About two weeks after his death, I received a letter on his stationery. I expected it was a note from his family, maybe a copy of his obituary. In fact, it was a hand-written from AB himself. A simple thank you for the care he received and my companionship.
I called his wife to ask about the details of this letter. She told me that he had spent his final weeks writing to friends and colleagues. He wanted to let people know what they had meant to him over his life. Some of the letters had run to many pages. He finished the letters about a week before he died.
Ten years before her death, there was an abnormal finding on an X-ray I ordered on CK. A follow-up CT gave us reason to be concerned. Over the next year, there were two biopsies -- both non diagnostic -- and another CT. We were pretty sure that she had an early stage, low grade malignancy that was just not yet diagnosable.[i] An appropriate plan was to repeat a CT in 6 months and then repeat the biopsy, probably using a different technique.
This plan would have been medically appropriate but not “appropriate” for CK. She would have loved to have been referred to as “a feisty woman” and she did not like being anywhere near the hospital. She told me, in no uncertain terms, that she was done with this issue. She didn’t want to think about it, she did not want to evaluate it, and she did not want anything to do with the doctors who had been involved in the evaluation thus far. Rereading my note from this visit, I am a little embarrassed at the C-Y-A, medico-legalese I included. “The patient is aware that there might be a treatable condition we are not evaluating. She understands that by choosing not to evaluate the findings further, she might be missing the opportunity blah blah blah…”
Six months later, my colleagues, whom I initially brought in on the case, called her to encourage her to follow-up with the recommended evaluation. CK called me to ask If I would “run interference” for her.
Eight years later she began losing weight and showing signs of the cancer. At least to me, she never expressed a second thought about the route she had chosen. She accepted palliative therapy that kept her in pretty good shape for another 18 or so months.
Four weeks after her death I got a letter from our hospital development office to let me know that she had made a gift in my name. She had sent a letter about me praising me for “caring and protecting her until the end.”
During residency, my patients were either sick for the entire time I knew them or well for the entire time. DB was the first patient I took care of who was well when we met and then developed a disease that eventually took his life. He was kind man with a great sense of humor. Although he had a chronic medical condition that had been present since childhood, he was not comfortable in the patient role. He always tried to make our appointments more of a social visit than a doctor’s visit. As a young attending taking care of an older man, I’ll admit this would frustrate me. It felt like he was not taking me seriously.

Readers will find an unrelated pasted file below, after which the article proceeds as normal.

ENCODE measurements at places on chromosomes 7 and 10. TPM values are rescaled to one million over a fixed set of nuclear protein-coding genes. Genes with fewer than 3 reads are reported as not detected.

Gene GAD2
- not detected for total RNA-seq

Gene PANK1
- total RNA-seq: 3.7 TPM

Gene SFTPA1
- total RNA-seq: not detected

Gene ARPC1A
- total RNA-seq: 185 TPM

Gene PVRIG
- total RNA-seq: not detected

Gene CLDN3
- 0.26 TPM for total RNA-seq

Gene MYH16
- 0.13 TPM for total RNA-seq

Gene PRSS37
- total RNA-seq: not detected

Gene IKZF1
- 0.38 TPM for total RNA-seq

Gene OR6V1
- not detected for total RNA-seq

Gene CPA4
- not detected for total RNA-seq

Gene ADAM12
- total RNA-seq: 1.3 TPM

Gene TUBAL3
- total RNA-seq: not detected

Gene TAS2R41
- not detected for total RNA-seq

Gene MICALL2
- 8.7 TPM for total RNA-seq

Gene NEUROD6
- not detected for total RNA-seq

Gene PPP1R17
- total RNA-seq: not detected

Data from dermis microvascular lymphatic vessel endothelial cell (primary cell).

Eventually he came to a regularly scheduled visit with nagging epigastric pain that radiated to his back. He had lost five pounds. He otherwise felt well. I remember, even 15 years later, thinking, “this is not good.” A CT scan revealed a large mass at the tail of the pancreas. An endoscopic biopsy confirmed pancreatic cancer. He was dead within six months.
I write about him here because of our visit after the CT scan. I was worried what the test would show so I scheduled him for a visit the day after the scan. In retrospect, I think he was more prepared for the results and the visit than I was. He sat patiently as I walked him through the images, told him the likely diagnosis, informed him of next steps, and tried to provide some hope while being honest about what I thought the biopsy would show and what the prognosis was. My voice cracked a few times while I spoke. When I finished, he thanked me for the time I took to relay the information. He then apologized to me for putting me in the position that I had to break the news. I didn’t even know how to respond.
When I called him a couple of days later to ask how he was doing, see if he had any questions, and make sure he understood the follow-up appointments, he assured me he was doing OK and that he had excellent support from his church and family. And then he asked if I was doing OK after our appointment.
[i] The stage of a tumor refers to how far it is has spread. Late stage would be mean it has spread beyond its organ of origin. Grade refers to the biology of the tumor. A high-grade tumor is one whose behavior is aggressive.
The care you give merits grace in return. Your writing shows time nd again your patients are real people to you not constellations of symptoms. It makes all the difference.
Very heartfelt narrations. Thank you 🙏